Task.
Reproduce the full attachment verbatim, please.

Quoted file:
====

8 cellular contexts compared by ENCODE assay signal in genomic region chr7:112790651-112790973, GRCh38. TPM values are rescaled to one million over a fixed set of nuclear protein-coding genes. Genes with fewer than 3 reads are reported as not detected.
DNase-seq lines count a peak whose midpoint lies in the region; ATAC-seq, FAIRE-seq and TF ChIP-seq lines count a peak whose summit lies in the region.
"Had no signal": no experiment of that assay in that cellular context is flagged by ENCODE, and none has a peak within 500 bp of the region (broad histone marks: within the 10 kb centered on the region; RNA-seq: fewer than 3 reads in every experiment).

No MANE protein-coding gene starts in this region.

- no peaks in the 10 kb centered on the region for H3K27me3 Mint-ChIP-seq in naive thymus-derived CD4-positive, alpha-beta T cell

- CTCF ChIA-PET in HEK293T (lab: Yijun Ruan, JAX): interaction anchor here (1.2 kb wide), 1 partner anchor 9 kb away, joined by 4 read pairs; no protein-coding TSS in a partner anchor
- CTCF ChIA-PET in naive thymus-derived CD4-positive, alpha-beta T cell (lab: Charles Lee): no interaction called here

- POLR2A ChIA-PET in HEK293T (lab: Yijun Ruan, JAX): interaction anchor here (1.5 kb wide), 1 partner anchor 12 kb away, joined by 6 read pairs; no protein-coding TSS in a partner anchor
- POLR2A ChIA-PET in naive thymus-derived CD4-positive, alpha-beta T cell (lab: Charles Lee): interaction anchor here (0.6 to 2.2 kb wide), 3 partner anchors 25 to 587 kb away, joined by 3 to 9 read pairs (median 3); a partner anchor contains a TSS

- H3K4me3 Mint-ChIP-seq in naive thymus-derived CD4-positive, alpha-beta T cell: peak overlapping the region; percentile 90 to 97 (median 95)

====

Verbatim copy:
8 cellular contexts compared by ENCODE assay signal in genomic region chr7:112790651-112790973, GRCh38. TPM values are rescaled to one million over a fixed set of nuclear protein-coding genes. Genes with fewer than 3 reads are reported as not detected.
DNase-seq lines count a peak whose midpoint lies in the region; ATAC-seq, FAIRE-seq and TF ChIP-seq lines count a peak whose summit lies in the region.
"Had no signal": no experiment of that assay in that cellular context is flagged by ENCODE, and none has a peak within 500 bp of the region (broad histone marks: within the 10 kb centered on the region; RNA-seq: fewer than 3 reads in every experiment).

No MANE protein-coding gene starts in this region.

- no peaks in the 10 kb centered on the region for H3K27me3 Mint-ChIP-seq in naive thymus-derived CD4-positive, alpha-beta T cell

- CTCF ChIA-PET in HEK293T (lab: Yijun Ruan, JAX): interaction anchor here (1.2 kb wide), 1 partner anchor 9 kb away, joined by 4 read pairs; no protein-coding TSS in a partner anchor
- CTCF ChIA-PET in naive thymus-derived CD4-positive, alpha-beta T cell (lab: Charles Lee): no interaction called here

- POLR2A ChIA-PET in HEK293T (lab: Yijun Ruan, JAX): interaction anchor here (1.5 kb wide), 1 partner anchor 12 kb away, joined by 6 read pairs; no protein-coding TSS in a partner anchor
- POLR2A ChIA-PET in naive thymus-derived CD4-positive, alpha-beta T cell (lab: Charles Lee): interaction anchor here (0.6 to 2.2 kb wide), 3 partner anchors 25 to 587 kb away, joined by 3 to 9 read pairs (median 3); a partner anchor contains a TSS

- H3K4me3 Mint-ChIP-seq in naive thymus-derived CD4-positive, alpha-beta T cell: peak overlapping the region; percentile 90 to 97 (median 95)